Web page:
In Ohio, a governmental function is a service or activity that is performed for the benefit of the general public, such as police and fire protection, public schools, and road maintenance. A proprietary function, on the other hand, is a service or activity that is performed for the benefit of a specific group or individual, such as a municipal golf course or a water park. ContactOliver Law Office to discuss a potential Ohio government function & premises injury case, we are experienced in this field.
Political Subdivisions & Immunity
When it comes to liability for injuries on the premises, a political subdivision in Ohio is generally immune from liability for injuries that occur during the performance of a governmental function. However, a political subdivision may be liable for injuries that occur on its premises during the performance of a proprietary function.
There are exceptions to this rule, such as if the political subdivision was negligent or engaged in willful or wanton conduct. Additionally, if the political subdivision had actual or constructive notice of a dangerous condition on its premises and failed to remedy it, it may also be liable for resulting injuries.
It’s worth noting that liability for injuries on the premises can be a complex legal issue, and the specific circumstances of each case will be important in determining whether a political subdivision is liable. If you have been injured on the premises of a political subdivision in Ohio, it’s recommended that you consult with an experienced personal injury attorney to determine your legal rights and options.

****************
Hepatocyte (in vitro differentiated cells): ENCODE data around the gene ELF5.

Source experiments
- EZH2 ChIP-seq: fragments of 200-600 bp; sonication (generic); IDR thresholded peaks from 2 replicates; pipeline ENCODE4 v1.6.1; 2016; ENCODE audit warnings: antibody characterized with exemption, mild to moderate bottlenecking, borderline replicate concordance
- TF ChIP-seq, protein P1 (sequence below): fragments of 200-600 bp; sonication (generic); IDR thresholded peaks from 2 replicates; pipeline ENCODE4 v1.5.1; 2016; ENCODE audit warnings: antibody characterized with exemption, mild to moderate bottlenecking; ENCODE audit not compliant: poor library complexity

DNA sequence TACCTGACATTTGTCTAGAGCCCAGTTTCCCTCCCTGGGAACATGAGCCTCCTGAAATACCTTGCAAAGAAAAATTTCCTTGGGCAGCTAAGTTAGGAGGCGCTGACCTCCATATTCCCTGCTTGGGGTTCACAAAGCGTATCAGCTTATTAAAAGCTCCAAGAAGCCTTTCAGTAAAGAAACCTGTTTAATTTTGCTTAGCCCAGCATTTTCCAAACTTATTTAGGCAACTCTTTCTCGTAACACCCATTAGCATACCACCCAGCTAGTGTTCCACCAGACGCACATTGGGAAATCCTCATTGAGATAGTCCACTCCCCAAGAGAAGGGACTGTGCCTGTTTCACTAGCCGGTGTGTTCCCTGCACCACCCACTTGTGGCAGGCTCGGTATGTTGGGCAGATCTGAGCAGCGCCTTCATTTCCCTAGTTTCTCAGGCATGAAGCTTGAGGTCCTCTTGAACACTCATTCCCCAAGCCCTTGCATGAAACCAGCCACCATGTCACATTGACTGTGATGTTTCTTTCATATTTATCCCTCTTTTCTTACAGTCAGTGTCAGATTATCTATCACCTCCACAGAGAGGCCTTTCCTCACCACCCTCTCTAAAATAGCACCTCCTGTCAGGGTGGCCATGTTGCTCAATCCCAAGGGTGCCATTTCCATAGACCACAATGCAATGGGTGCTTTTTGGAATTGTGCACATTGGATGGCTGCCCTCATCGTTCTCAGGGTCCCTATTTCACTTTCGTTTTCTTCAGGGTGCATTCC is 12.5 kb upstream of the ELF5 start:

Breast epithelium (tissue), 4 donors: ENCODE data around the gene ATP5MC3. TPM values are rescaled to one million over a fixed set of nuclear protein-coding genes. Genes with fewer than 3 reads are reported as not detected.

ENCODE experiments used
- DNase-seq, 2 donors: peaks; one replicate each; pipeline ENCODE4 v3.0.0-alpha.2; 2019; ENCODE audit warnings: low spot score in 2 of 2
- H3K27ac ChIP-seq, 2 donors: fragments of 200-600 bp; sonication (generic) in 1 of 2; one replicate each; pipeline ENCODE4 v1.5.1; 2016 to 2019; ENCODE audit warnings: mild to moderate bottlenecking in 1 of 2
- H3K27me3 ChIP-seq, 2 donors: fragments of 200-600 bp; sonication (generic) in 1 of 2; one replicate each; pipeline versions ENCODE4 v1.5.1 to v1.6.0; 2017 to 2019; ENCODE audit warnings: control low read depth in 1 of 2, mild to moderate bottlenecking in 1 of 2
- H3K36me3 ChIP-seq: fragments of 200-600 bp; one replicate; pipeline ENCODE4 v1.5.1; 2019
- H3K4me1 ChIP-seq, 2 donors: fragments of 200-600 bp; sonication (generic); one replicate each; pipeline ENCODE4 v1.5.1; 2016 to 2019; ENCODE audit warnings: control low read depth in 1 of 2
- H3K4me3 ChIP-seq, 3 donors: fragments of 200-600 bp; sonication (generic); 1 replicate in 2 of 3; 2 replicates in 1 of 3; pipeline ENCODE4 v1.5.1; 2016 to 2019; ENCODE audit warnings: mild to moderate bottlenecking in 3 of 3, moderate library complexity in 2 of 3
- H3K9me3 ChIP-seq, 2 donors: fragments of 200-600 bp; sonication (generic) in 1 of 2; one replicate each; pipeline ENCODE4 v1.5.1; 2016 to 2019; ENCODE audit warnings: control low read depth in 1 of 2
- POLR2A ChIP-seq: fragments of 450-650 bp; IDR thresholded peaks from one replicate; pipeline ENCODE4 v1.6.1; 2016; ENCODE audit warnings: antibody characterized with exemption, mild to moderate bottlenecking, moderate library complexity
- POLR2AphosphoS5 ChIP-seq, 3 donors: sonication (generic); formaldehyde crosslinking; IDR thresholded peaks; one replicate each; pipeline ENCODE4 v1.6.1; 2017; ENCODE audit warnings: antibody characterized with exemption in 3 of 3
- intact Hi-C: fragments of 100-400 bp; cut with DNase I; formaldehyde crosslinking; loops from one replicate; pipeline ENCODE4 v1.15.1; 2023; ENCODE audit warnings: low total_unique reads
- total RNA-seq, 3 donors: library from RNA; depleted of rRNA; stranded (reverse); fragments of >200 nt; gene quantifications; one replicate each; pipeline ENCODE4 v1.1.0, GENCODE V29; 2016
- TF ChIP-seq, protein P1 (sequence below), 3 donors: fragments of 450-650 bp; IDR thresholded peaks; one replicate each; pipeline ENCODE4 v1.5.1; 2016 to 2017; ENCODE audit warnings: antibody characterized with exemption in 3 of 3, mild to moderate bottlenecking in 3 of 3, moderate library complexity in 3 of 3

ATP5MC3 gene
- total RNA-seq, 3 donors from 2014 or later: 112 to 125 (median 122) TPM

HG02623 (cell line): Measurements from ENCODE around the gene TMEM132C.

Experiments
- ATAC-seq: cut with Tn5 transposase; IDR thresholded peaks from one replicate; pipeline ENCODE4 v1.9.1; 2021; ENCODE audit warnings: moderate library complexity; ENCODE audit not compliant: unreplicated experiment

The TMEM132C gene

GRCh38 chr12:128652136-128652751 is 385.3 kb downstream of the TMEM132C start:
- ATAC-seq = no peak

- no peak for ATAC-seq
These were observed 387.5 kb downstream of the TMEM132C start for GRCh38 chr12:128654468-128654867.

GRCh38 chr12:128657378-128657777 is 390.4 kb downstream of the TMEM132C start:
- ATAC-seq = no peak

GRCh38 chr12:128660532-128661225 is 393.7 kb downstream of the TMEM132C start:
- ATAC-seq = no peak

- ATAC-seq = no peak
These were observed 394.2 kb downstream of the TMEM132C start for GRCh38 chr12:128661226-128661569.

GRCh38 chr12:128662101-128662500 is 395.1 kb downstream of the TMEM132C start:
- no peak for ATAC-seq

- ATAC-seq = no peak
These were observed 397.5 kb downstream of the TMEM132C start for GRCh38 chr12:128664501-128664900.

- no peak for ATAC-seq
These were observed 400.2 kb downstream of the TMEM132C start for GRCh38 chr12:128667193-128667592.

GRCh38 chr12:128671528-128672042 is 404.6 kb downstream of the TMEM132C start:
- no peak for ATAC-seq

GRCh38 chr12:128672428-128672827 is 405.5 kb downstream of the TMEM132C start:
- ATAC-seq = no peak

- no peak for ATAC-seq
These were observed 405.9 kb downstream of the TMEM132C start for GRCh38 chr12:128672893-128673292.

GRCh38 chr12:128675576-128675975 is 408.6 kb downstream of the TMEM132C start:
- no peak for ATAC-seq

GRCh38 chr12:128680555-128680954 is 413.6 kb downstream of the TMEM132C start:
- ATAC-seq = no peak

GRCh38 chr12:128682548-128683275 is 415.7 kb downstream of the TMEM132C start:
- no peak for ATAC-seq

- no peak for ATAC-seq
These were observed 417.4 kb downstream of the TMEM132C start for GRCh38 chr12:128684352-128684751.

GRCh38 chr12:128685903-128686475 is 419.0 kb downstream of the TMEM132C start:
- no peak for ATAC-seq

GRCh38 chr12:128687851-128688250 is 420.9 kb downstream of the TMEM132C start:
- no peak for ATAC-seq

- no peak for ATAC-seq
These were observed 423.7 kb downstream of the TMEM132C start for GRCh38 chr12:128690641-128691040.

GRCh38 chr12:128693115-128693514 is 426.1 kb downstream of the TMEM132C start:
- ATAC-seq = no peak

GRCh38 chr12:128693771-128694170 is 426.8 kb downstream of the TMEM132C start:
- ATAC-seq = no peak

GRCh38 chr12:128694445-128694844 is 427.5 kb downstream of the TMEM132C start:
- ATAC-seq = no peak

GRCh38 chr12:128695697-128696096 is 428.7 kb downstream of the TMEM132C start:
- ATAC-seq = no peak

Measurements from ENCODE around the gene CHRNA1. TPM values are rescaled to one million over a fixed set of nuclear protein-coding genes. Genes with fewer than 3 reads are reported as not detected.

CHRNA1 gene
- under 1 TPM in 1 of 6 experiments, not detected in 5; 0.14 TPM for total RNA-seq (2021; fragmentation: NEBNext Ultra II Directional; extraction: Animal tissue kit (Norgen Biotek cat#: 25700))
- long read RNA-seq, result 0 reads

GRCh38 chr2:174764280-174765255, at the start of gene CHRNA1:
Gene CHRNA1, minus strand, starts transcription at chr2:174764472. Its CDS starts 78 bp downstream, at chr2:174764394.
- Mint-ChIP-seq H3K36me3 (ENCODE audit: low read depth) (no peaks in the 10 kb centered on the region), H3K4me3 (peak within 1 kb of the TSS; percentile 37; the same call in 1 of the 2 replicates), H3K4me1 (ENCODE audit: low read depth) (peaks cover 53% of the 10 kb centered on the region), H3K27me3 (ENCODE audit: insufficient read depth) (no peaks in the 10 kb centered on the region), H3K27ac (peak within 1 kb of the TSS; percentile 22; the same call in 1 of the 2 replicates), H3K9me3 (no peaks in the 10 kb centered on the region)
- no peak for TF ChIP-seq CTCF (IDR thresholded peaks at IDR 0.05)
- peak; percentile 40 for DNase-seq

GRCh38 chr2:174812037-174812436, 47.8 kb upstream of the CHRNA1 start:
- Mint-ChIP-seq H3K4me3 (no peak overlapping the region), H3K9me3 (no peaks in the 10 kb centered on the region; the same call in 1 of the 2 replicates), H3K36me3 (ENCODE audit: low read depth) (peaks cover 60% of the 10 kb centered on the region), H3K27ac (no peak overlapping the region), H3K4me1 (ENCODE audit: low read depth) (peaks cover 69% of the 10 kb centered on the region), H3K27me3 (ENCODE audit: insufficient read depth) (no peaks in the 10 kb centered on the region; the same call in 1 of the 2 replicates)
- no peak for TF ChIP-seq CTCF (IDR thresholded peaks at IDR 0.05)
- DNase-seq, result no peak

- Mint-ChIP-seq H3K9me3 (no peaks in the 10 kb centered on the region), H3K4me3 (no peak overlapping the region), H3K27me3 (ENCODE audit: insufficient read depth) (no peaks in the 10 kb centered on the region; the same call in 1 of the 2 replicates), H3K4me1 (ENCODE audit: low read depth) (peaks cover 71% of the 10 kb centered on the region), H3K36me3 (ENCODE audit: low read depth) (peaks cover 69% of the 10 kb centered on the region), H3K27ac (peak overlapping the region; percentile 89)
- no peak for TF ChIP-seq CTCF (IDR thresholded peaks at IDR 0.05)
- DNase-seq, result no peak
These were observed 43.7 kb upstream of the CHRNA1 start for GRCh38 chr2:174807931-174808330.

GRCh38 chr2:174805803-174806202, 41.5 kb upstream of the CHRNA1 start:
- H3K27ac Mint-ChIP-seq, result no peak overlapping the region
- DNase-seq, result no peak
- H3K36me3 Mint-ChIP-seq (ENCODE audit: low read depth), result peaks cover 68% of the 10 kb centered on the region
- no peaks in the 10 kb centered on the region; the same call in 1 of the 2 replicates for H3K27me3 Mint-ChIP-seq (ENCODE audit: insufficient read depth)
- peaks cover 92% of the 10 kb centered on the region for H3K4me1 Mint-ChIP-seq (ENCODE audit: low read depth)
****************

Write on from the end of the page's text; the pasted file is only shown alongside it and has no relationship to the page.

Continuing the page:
For example, whether a library would be liable if a maintenance man caused something to fall on a library patron would depend on the specific circumstances of the incident.
Library Premises Liability & Injury Cases
Under Ohio law, a political subdivision, such as a library, is generally immune from liability for injuries that occur during the performance of a governmental function, such as providing library services to the public. However, if the library was performing a proprietary function at the time of the incident, such as maintaining the library building or grounds, it may be liable for resulting injuries.
In order for the library to be liable, the maintenance man’s actions would need to be found to be negligent or reckless. This means that the maintenance man would have had to act in a way that a reasonable person in his position would not have acted, and that his actions were the direct cause of the patron’s injuries. Additionally, the library could also be liable if it knew or should have known about a dangerous condition on the premises that caused or contributed to the patron’s injuries and failed to take reasonable steps to address the condition.
Contact An Experienced Ohio Government Premises Accident Lawyer
Ultimately, the question of whether the library is liable in this situation would depend on the specific facts of the case. If you have been injured at a library due to the actions of a maintenance worker, it’s recommended that you consult with an experienced Dublin & Columbus personal injury lawyer to determine your legal rights and options.
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